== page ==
How to Develop Toughness at Work: 3 Lessons on Resilience from Ivatan Stone Houses

      Are you easily discouraged? At work, if you’re not TOUGH, you won’t endure long enough to achieve your goals. What does it mean to be TOUGH at work?
     Work can be demanding and stressful. It can be dismaying when you are faced with problems that are seemingly too difficult to handle. Some people and situations can also cause you deep hurt feelings, and you will be tempted to give up. No one is exempt from going through heavy storms at work. How do we weather the storms? This requires toughness! Another word for toughness is RESILIENCE.


     In 2012, I went to visit Batanes, a group of islands in the Philippines located at the northern tip of the country. Typhoons usually enter through that island, and so the people — the Ivatans — there through years of experience built their homes to withstand the most treacherous storms. They are made of stone and lime walls and are many times thicker than regular constructions. These houses are resilient. They are tough! If there was a big bad wolf around, I’m sure the three little pigs would be very safe in there.


     We can learn valuable qualities from these Ivatan stone homes. Here are 3 ways to develop resilience through “storms.”


 1. Train Yourself to Handle “Strong Winds”


      Conflict is part of the dynamics at work because we don’t always share the same opinions, and we have varying perspectives when it comes to plans and implementation.  We have to train ourselves to handle opposition. In fact, best selling book author Patrick Lencioni describes “Fear of Conflict” as one of the 5 dysfunctions of a team. Lencioni says,
“When there is trust, conflict becomes nothing but the pursuit of truth, an attempt to find the best possible answer.”
When people are opposed to your ideas, it’s not always because you are being personally attacked. We have to take conflicting opinions as an effort to find the best approach to a problem. When “strong winds” come your way, and it affects your emotions and challenges your pride — learn to take it for the good of the group. Of course, trust is a pre-requisite to this. A team that trusts each other is comfortable with conflict. An organization with a weak foundation of trust will easily get blown away in adversity. Initiate a culture of trust in your group by setting expectations and agreeing on a common goal.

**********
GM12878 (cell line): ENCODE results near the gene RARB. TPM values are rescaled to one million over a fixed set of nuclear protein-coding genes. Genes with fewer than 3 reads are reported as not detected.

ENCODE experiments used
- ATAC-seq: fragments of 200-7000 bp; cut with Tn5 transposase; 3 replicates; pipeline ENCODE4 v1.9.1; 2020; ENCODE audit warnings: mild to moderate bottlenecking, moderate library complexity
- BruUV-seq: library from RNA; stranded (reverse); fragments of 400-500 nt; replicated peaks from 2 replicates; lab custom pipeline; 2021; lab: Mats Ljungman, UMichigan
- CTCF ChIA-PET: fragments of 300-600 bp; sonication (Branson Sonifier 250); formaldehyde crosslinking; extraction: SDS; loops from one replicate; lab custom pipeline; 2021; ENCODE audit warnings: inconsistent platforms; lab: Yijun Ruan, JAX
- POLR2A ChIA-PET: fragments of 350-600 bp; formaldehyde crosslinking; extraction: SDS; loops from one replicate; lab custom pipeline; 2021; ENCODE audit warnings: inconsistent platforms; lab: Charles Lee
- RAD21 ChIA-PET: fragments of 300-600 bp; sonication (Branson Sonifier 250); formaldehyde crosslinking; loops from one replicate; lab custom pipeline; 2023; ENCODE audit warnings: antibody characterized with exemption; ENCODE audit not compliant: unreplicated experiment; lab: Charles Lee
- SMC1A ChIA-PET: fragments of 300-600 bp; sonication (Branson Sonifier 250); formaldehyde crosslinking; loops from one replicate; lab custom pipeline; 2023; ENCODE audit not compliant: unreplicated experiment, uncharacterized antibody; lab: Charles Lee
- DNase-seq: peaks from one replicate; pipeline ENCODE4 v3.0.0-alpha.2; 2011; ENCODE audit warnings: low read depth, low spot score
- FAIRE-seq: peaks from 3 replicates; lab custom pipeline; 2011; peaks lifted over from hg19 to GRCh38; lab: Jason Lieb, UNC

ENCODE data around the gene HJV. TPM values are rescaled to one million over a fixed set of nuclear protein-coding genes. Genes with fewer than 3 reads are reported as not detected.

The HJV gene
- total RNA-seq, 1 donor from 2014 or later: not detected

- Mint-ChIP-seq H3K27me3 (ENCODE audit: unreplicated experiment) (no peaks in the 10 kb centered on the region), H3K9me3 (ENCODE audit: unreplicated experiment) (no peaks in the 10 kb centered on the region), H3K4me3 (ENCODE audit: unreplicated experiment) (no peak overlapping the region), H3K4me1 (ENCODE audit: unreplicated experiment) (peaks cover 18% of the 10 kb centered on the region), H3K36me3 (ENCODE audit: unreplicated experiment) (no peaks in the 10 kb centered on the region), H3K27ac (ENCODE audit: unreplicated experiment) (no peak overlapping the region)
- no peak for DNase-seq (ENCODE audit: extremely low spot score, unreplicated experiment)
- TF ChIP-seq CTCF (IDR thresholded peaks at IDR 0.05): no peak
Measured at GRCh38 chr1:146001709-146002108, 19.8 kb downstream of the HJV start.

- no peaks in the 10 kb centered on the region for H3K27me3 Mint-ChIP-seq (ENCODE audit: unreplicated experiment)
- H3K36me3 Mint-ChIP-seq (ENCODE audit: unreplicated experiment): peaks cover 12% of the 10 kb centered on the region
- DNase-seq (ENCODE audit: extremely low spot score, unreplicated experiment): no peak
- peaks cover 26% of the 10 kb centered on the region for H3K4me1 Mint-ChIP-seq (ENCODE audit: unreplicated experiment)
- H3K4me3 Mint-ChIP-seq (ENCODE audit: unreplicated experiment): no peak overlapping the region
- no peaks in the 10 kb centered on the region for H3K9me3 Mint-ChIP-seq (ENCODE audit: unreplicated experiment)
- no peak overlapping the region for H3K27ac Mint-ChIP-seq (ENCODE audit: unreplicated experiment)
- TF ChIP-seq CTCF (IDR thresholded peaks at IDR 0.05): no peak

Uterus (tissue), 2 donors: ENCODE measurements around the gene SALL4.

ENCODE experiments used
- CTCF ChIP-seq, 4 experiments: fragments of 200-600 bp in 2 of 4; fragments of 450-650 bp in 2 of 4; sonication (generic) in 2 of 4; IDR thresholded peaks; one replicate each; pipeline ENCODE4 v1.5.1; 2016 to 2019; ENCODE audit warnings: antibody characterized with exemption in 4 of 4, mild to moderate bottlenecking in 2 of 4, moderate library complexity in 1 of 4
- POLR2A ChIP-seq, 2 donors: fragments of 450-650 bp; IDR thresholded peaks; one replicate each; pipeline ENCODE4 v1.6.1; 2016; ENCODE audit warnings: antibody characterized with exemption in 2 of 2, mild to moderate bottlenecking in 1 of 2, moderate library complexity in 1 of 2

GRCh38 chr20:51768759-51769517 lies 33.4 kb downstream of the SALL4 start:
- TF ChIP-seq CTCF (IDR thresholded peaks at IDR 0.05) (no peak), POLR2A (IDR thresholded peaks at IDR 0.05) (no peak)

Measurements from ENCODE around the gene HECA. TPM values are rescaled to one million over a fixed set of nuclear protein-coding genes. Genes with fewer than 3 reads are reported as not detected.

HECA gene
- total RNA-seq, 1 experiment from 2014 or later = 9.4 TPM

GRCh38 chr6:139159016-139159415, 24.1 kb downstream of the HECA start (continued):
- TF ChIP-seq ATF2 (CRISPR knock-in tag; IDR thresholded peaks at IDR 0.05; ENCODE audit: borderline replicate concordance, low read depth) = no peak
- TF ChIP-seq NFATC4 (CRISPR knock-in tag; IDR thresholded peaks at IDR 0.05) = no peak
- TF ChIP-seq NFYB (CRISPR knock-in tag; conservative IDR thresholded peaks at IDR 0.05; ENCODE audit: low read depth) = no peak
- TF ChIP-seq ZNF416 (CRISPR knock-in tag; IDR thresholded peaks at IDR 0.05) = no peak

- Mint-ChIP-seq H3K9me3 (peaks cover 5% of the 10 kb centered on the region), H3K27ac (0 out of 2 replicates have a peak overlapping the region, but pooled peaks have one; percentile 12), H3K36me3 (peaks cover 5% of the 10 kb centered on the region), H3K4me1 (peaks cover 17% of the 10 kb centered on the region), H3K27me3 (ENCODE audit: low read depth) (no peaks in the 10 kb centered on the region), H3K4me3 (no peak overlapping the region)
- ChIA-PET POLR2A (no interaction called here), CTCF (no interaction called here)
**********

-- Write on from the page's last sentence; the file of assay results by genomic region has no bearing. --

2. Reinforce your Strength with Spirituality


     When tough times come, we have to learn to center ourselves. We have to “pull it together.” At our core, is our spirituality. When one is strong internally, then he can withstand the pressures and strains externally. It’s like building thick walls to protect you. When we deepen our spirituality, we build layers of spiritual strength. This is why despite the persecution of the Saints, their joy in Christ cannot be stolen from them, and they maintain virtue. In tough times, hope has to be kept alive, and this hope comes from a person who is filled with faith and love.


      “Deep inside this armor, the warrior is a child” sings Gary Valenciano, exposing depth of toughness. Strength lies in “running home” to the Father when we fall down. Before God we bear our weaknesses, and He alone endows us w/ strength that makes us TOUGHER than ever. The Psalmist would sing:
“Though my flesh and my heart fail, God is the rock of my heart, my portion forever. (Psalms 73: 26)


 3. Get Tougher and Wiser at Every Storm


      Helen Keller said:
“Character cannot be developed in ease and quiet. Only through experience of trial and suffering can the soul be strengthened, ambition inspired, and success achieved.”
When I went through one of the toughest times of my life, one of my mentors said, “That’s character formation.” It’s true. The lessons stick, and they affect my actions and decisions. Just like how the Ivatan stone houses improve in design at every experience of storm. They would think what they can add to make their homes tougher to face the strongest typhoons.


      In tough times we think more of what we lost. But we can also ponder on what we gained. Through Christ’s suffering, salvation is gained. Whatever we’re suffering from today, the lessons will save us in the future. That’s why we get tougher and wiser at each storm we go through.


      The Dictionary would define resilience as “the capacity to recover quickly from difficulties; toughness.” Toughness is achieved by failing many times and rising every time. Your hard and painful experiences will strengthen you. R. H. Schuller wrote: “Tough times never last but tough people do.” Storms pass, and so will your problems. Endure with hope and gain wisdom for the future. Be tough!


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